Prolactin in man: a tale of two promoters

Bioessays. 2006 Oct;28(10):1051-5. doi: 10.1002/bies.20468.


The pituitary hormone prolactin (PRL) is best known for its role in the regulation of lactation. Recent evidence furthermore indicates PRL is required for normal reproduction in rodents. Here, we report on the insertion of two transposon-like DNA sequences in the human prolactin gene, which together function as an alternative promoter directing extrapituitary PRL expression. Indeed, the transposable elements contain transcription factor binding sites that have been shown to mediate PRL transcription in human uterine decidualised endometrial cells and lymphocytes. We hypothesize that the transposon insertion event has resulted in divergent (pituitary versus extrapituitary) expression of prolactin in primates, and in differential actions of pituitary versus extrapituitary prolactin in lactation versus pregnancy respectively. Importantly, the TE insertion might provide a context for some of the conflicting results obtained in studies of PRL function in mice and man.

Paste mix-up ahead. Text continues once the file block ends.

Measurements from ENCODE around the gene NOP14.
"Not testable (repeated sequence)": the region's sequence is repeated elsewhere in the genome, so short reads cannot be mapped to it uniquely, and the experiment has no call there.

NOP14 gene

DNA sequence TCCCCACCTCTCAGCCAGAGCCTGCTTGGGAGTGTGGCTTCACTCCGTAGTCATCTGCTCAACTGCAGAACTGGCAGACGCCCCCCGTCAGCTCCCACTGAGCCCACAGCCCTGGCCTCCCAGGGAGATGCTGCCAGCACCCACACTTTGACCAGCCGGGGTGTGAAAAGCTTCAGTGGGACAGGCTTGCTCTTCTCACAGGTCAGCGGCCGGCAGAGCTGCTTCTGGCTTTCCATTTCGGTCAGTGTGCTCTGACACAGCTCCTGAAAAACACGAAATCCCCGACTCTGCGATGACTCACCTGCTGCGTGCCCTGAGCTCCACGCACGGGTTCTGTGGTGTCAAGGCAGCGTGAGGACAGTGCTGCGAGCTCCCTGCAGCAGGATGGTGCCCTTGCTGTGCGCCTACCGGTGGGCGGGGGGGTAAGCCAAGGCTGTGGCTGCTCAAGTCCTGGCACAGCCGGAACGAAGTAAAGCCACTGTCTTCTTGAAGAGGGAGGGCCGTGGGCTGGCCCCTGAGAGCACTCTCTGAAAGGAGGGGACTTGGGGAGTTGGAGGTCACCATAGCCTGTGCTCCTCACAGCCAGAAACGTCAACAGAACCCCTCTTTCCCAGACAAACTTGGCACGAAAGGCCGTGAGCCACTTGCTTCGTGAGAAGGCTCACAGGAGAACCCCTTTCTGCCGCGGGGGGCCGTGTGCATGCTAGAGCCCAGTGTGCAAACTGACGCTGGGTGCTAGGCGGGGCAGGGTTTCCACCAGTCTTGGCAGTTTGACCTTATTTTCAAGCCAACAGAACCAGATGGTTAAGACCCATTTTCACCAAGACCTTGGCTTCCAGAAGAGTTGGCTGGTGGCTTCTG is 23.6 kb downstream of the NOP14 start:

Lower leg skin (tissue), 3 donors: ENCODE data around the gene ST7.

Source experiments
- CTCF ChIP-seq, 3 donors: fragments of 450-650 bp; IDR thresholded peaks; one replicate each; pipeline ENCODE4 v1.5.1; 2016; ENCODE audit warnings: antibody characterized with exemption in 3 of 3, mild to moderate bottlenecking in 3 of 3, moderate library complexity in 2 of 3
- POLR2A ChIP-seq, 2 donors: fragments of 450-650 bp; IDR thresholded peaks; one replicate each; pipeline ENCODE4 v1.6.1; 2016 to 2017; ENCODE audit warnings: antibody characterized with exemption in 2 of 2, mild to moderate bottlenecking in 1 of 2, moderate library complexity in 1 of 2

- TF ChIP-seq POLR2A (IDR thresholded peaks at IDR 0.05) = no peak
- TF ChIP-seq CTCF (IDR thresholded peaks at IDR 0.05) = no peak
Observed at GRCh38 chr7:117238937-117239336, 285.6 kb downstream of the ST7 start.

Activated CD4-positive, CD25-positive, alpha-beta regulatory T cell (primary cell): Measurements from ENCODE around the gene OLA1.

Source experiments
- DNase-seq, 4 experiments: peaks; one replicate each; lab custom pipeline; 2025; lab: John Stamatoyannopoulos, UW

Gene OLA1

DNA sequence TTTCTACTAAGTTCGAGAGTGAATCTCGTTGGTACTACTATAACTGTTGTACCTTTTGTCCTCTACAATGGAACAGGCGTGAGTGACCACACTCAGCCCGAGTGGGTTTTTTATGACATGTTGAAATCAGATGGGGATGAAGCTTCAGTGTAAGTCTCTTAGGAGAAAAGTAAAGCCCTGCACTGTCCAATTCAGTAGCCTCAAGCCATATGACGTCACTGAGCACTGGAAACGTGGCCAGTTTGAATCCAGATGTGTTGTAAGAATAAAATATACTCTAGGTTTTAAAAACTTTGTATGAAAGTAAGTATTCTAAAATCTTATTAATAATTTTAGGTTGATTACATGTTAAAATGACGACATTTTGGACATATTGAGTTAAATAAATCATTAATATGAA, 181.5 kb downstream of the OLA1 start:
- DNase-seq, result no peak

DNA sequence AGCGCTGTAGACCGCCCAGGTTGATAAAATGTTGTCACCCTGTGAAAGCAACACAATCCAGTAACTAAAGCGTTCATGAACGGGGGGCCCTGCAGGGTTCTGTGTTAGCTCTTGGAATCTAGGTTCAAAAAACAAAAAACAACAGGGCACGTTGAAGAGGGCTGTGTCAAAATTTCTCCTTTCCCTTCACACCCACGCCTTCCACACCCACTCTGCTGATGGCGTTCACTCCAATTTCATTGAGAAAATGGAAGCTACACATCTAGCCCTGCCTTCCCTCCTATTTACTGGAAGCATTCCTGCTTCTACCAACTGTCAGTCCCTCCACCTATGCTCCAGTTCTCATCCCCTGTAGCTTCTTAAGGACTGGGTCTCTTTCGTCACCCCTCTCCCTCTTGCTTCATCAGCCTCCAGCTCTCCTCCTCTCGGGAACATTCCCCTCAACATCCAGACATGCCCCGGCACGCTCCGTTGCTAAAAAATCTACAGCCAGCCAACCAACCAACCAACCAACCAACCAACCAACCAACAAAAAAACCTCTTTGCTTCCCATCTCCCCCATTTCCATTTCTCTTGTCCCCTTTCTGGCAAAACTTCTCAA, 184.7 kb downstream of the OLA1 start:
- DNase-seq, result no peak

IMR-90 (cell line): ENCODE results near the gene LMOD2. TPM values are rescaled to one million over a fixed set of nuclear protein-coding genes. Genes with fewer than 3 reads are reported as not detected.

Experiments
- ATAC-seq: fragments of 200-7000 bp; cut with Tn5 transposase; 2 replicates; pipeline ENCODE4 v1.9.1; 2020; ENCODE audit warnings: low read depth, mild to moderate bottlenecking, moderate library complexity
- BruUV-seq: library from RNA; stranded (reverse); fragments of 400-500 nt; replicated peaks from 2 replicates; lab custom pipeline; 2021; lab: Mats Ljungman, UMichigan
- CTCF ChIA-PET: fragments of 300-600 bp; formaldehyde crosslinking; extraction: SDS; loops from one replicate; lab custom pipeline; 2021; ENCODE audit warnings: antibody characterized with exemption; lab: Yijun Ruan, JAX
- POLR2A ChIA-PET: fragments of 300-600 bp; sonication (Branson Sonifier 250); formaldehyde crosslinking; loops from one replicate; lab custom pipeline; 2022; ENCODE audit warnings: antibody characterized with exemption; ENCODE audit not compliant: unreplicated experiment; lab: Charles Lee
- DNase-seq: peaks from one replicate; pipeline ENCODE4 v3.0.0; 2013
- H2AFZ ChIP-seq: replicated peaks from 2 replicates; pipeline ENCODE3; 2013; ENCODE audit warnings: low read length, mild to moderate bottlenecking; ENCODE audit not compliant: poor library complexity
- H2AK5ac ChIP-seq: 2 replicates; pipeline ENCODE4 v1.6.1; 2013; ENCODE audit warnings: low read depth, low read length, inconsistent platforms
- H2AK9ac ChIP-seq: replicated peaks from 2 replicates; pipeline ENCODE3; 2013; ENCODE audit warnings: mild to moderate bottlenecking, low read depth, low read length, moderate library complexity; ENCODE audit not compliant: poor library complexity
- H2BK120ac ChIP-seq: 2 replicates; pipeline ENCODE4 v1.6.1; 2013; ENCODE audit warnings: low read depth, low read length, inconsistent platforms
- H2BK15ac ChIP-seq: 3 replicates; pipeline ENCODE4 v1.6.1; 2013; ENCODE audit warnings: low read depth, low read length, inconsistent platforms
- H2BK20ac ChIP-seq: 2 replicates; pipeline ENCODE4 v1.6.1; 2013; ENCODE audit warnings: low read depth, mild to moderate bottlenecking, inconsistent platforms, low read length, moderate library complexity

Publication types

  • Research Support, Non-U.S. Gov't
  • Review

MeSH terms

  • Animals
  • DNA Transposable Elements / genetics
  • Evolution, Molecular
  • Female
  • Gene Expression
  • Humans
  • Lactation / genetics
  • Mice
  • Models, Genetic
  • Pituitary Gland / metabolism
  • Pregnancy
  • Primates
  • Prolactin / genetics*
  • Promoter Regions, Genetic*
  • Transcription, Genetic


  • DNA Transposable Elements
  • Prolactin